V.27 No.29 | 7/19/2018
Sorry To Bother You
Upward mobility gets weird in off-kilter comedy
Sorry to Bother You is not the work of a practiced, disciplined filmmaker. It’s the work of a manic, committed, wildly creative first-timer.
V.27 No.28 | 7/12/2018
Farming documentary hopes to influence food choices
Eating Animals spends its time talking about sustainable alternative solutions to factory farms, giving in to neither hardcore carnivores nor militant animal lovers.
V.27 No.26 | 6/28/2018
Courtesy of Film Movement
The Great Silence
Classic Italian Western is restored to its cold, dark glory
Sergio Corbucci's 1968 masterpiece The Great Silence has been digitally restored for its 50th anniversary and it's brutal, uncompromising and visually sweeping.
V.27 No.25 | 6/21/2018
Courtesy of The Orchard
Genre-bending crime thriller incorporates documentary techniques in its true(?)-life narrative
American Animals intercuts interview footage of the real-life people behind the story with scripted scenes of the actors portraying them, but subverts the docudrama trappings.
V.27 No.24 | 6/14/2018
This mountain is certainly high, but not very deep
Australian writer-director Jennifer Peedom’s rather bluntly titled Mountain could have easily expanded its title to Mountains: What Are They, and Why Are They So Popular?
V.27 No.22 | 5/31/2018
Solo: A Star Wars Story
The now-divisive franchise has fun with a propulsive prequel
Solo: A Star Wars Story, isn’t (and can’t be) all things to all people, but does just about everything it conceivably can to earn the praise of moviegoers.
V.27 No.21 | 5/24/2018
Stark drama tackles postwar Europe’s Dirty Little Secret
1945 plays out as an inevitable march toward an unavoidable, dreadful confrontation. A bill is coming due, and there are a lot of people unwilling to pay up.
V.27 No.20 | 5/17/2018
The Merc With a Mouth comes again
If you have no idea who freakin’ Shatterstar is, you’re still going to get some rock solid belly laughs out of Deadpool 2, but the deeper your knowledge of early-’90s comic books, the more you’re going to feel fan-serviced.
Feature: Film Guide
Summer Film Guide 2018
More dinosaurs, extra superheroes, another Star Wars story and one additional purge
What do we have to look forward this summer at our local movie theaters? It's a schedule jam-packed with sequels, prequels, remakes and cinematic adaptations of young adult novels.
V.27 No.17 | 4/26/2018
You Were Never Really Here
Art house action flick and its main character both feel bad
You Were Never Really Here enters the genre of cathartically violent shoot-’em-up story of emotionally wounded assassins and their doomed betrayers/targets but fails to provide an overall logic to the bloody proceedings.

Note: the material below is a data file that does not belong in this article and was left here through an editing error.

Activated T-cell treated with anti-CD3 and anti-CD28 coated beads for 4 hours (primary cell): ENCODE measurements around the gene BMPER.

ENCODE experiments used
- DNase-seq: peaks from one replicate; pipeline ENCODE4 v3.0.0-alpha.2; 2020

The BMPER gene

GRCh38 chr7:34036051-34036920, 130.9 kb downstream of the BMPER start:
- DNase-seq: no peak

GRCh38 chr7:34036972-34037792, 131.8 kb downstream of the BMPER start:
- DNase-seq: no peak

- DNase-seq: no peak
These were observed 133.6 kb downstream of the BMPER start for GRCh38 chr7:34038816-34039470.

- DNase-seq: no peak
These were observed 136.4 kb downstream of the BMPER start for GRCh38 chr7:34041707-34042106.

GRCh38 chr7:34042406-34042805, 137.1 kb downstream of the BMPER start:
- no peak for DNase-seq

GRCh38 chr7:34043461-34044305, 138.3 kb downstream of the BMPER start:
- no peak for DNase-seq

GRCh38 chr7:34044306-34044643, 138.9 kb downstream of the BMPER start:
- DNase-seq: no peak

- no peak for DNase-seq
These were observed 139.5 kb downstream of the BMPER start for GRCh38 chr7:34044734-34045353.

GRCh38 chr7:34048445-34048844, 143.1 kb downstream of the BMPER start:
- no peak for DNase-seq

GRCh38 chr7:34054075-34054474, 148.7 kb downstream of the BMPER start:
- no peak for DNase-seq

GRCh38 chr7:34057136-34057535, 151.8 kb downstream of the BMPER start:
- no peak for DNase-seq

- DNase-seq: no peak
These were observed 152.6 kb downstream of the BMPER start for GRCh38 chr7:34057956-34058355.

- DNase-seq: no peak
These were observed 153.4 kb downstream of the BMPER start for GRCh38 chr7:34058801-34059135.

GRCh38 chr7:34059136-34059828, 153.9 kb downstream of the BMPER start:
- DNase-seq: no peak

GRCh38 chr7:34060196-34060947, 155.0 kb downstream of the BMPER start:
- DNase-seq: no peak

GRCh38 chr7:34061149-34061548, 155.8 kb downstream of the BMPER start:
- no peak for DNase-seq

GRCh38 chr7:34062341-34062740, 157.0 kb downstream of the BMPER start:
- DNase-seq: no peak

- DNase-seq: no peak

V.27 No.16 | 4/19/2018
Artistic biopic revels in surface details
Final Portrait is a microcosmic chamber drama, an old-fashioned two-hander in which two characters meet, interact and part company. It rarely dips below the surface, but—like a great many works of art—it’s a fascinating surface, nonetheless.
V.27 No.15 | 4/12/2018
Back to Burgundy
Siblings resolve family strife over a glass of wine in a French dramedy that goes down easy, evaporates quickly
Back to Burgundy may not be complex, but the bottle is awfully pretty. Just don’t go into it expecting something other than perfectly palatable table wine.
V.27 No.14 | 4/5/2018
Isle of Dogs
Meticulously animated feature is a fantastic(al) journey
Akira Kurosawa’s scruffy aesthetic is undoubtedly what’s fueling Isle of Dogs’ creative engines. Feel free to discuss at length—over third wave, cold-brewed coffee, perhaps—whether Wes Anderson’s miniaturization of Japanese culture asks audiences to laugh with or at the stereotypes.
V.27 No.13 | 3/29/2018
The Death of Stalin
Stalin meets slapstick in brutally funny political satire
The Death of Stalin is a manic comedy with occasional doses of slapstick, with some of the bleakest gallows humor in recent memory.
V.27 No.12 | 3/22/2018
Icy family drama will make you glad you don’t live in Russia
Loveless is a stark, dark, often beautifully bleak “feelbad” family drama wrapped around the hardened core of a procedural crime thriller. It is, in short, an extraordinarily Russian film.